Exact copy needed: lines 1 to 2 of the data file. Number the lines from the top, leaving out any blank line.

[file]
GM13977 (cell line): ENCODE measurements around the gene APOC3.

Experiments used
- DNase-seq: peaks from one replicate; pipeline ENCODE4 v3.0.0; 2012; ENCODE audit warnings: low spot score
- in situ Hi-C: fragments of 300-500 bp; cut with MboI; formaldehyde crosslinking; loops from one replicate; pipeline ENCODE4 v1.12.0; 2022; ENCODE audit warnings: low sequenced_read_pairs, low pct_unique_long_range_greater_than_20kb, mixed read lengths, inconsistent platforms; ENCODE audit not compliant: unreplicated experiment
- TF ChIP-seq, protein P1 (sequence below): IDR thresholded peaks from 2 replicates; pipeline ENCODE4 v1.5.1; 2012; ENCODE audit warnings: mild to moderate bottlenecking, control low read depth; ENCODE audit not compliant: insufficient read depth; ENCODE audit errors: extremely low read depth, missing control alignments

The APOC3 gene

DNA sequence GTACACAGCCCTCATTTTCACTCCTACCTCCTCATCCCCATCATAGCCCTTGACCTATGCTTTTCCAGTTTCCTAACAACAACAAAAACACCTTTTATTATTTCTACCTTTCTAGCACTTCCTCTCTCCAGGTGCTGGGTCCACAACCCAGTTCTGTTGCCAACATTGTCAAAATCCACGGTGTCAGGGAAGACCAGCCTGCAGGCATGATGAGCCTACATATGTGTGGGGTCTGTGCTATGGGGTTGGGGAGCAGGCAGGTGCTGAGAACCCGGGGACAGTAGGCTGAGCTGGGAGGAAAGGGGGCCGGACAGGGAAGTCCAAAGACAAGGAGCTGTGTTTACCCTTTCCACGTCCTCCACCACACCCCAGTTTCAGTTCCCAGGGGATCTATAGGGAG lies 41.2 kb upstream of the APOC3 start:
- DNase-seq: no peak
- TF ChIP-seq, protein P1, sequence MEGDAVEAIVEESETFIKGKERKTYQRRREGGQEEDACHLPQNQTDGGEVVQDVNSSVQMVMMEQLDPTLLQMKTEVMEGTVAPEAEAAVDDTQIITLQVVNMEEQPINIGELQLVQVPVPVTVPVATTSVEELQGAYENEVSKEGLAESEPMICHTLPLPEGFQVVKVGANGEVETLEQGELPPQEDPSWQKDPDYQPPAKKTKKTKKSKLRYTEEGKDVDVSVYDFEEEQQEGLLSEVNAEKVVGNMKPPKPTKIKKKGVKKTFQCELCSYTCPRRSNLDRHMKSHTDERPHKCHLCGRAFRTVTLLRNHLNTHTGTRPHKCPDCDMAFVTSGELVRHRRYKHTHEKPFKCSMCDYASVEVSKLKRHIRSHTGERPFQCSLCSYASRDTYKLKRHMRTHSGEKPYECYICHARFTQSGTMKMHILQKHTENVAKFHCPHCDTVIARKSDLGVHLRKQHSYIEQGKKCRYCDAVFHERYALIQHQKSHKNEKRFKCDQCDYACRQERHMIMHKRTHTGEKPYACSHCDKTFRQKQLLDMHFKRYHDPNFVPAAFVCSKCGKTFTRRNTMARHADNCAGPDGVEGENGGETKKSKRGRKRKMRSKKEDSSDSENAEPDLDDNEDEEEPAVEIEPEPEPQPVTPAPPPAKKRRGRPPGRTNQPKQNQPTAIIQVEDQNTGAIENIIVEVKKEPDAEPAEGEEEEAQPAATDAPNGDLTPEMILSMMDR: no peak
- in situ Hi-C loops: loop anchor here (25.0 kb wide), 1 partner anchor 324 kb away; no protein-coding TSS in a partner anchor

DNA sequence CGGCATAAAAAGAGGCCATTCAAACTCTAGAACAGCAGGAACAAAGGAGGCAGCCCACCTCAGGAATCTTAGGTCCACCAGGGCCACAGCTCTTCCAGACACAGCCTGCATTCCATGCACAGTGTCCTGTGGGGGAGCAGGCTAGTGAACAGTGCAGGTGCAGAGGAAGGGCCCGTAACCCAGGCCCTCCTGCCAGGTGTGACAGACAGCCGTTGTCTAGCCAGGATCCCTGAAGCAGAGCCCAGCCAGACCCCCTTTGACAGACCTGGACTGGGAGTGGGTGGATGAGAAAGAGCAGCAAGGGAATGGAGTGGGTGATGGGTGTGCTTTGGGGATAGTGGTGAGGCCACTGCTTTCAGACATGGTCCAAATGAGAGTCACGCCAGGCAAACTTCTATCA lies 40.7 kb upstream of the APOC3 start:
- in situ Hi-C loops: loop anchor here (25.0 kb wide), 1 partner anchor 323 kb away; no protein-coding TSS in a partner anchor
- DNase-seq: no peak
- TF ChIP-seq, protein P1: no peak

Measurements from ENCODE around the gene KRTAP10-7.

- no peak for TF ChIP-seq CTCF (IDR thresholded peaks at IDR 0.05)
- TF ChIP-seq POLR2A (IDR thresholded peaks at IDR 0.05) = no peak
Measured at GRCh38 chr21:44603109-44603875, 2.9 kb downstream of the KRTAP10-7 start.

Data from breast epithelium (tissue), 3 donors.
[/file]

GM13977 (cell line): ENCODE measurements around the gene APOC3.

Experiments used